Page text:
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Can doctors fire their patients?

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Dear Doctor,

I observed a situation not too long ago where a patient acted in the most despicable manner to a doctor. He insulted the doctor and staff and then proceeded to run down the doctor in front of her patients.{{more}}

My question to you is… can a doctor fire such a patient?

Mandy

Dear Mandy,

Thanks for this excellent question. Doctors should not dismiss their patients based on gender, sexual orientation, origin, religion, colour, race, age or type of ailment. We know of patients who change their doctors due to dissatisfaction, but we seldom hear of doctors who dismiss their patients, particularly in our society.

In my humble opinion, it is only fair for a doctor to ask his or her patient to leave, under certain circumstances:

1. If the patient is extremely rude or obnoxious. This is a form of abuse. Just as no doctor should be obnoxious to their patient, the same goes for a patient.

2. Poor compliance – a lack of adherence to the doctor’s treatment recommendations. This is usually a waste of both patient’s and doctor’s precious time and there is nothing gained on the side of the patient. Of course there are situations where the patient simply cannot afford the treatment. That should be discussed.

3. Patients who constantly make appointments and cancel them at the last minute or consistently do not show up. The patient doesn’t get the required help.

4. Nonpayment of bills. This speaks for itself.

5. There are special cases where, due to the closing of a practice, sale of a practice, retirement or death when a patient may be forced to start seeing another doctor.

Good communication between doctor and patient is crucial. Here are some useful pointers for patients to improve this communication:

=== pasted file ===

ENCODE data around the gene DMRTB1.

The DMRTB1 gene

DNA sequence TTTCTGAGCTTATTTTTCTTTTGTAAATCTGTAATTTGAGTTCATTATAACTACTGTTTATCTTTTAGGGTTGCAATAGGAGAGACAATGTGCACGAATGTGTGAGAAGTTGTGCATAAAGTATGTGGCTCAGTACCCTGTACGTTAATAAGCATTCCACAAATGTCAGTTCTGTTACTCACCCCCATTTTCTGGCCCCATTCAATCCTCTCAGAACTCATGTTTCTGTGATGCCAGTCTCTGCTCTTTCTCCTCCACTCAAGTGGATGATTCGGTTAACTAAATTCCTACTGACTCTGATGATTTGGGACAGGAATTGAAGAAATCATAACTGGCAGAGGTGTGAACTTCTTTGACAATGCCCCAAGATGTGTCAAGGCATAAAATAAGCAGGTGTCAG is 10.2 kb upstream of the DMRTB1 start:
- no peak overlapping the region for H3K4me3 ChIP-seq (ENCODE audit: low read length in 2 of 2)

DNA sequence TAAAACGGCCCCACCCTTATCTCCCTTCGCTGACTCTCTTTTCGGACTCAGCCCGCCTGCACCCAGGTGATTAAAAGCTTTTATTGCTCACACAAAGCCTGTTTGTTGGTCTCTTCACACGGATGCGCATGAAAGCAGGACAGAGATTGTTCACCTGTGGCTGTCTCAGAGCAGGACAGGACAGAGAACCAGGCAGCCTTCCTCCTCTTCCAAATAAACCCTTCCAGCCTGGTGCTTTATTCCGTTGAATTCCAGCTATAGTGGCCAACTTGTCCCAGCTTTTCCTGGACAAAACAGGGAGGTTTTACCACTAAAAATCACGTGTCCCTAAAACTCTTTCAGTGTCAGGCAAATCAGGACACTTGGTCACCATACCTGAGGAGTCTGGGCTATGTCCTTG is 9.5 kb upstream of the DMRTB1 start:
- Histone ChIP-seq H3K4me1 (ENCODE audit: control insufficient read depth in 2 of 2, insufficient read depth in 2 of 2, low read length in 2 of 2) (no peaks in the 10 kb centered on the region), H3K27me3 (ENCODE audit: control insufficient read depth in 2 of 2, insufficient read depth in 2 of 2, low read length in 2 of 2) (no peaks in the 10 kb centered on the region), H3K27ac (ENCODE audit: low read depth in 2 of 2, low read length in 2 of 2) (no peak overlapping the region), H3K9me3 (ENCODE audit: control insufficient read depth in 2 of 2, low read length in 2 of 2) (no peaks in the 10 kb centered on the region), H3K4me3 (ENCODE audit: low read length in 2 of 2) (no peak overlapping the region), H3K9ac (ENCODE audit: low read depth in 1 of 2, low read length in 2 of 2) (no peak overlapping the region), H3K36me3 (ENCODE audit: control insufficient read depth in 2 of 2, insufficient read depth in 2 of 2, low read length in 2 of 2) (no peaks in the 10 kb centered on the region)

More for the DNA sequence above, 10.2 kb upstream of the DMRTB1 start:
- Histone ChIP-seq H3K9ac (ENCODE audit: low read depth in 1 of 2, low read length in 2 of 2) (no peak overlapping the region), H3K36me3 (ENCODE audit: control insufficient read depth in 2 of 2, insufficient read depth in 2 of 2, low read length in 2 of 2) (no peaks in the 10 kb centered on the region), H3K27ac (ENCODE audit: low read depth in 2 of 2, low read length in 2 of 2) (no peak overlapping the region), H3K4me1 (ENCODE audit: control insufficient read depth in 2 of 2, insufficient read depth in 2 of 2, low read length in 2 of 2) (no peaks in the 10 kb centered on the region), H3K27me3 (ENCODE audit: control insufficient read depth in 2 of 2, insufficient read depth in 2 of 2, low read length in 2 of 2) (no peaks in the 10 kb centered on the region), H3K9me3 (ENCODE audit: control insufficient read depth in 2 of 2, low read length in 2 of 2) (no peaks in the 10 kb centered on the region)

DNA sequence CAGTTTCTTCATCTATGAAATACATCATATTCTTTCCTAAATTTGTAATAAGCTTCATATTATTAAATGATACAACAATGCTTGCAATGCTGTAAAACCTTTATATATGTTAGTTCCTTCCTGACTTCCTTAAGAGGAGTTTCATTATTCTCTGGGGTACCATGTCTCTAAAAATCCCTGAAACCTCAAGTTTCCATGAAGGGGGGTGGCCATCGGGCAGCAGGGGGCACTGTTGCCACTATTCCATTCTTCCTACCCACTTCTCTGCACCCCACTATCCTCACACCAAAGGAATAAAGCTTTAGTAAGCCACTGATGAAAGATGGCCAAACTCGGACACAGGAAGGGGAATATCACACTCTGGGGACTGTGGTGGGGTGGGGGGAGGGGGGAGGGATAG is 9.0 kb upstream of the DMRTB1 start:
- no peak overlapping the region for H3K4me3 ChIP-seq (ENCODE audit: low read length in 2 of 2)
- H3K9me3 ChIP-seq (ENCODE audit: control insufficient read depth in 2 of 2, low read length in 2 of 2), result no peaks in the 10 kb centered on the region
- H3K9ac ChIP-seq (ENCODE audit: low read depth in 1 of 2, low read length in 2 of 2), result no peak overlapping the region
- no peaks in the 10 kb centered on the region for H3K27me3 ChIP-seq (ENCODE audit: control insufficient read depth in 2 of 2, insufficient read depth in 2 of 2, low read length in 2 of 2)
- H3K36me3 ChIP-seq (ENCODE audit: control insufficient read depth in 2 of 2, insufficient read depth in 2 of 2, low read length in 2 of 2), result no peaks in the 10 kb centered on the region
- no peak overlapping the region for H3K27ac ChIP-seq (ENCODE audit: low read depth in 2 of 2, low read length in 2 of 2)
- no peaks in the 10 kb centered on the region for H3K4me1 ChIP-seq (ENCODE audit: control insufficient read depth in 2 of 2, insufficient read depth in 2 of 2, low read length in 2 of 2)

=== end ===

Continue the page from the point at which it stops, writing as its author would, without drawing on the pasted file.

Before your visit:

o Make a list of your symptoms.

o Make a note of your questions and/or concerns.

o Note all of the medicines you take and/or have taken and make sure you bring them with you when you visit the doctor. Do not forget to include any vitamins, herbs or over-the-counter medicines you may be taking.

During your visit:

o Discuss your notes with your doctor. Make sure to describe and discuss your symptoms and also your concerns.

o Do not be afraid to ask questions. Ask about your medication, the tests that need to be done, surgery risks and benefits, recovery period and other treatment options (usually your doctor will tell you all this without you asking).

o Ask your doctor to go over your medicines.

o If you choose, you can take notes. Or you can have a friend or relative take notes for you.

o Honesty is the best policy. Be honest. If you forgot to take your medicine, mention it. Do not leave out information to test the doctor. Remember it’s your life. Any bit of information you provide helps you and your doctor improve your health and well being.

Dr Kenneth Onu is a resident Consultant Ophthalmologist at the Beachmont Eye Institute/Eyes R Us Send questions to: [email protected]
Tel: 784 456-1210

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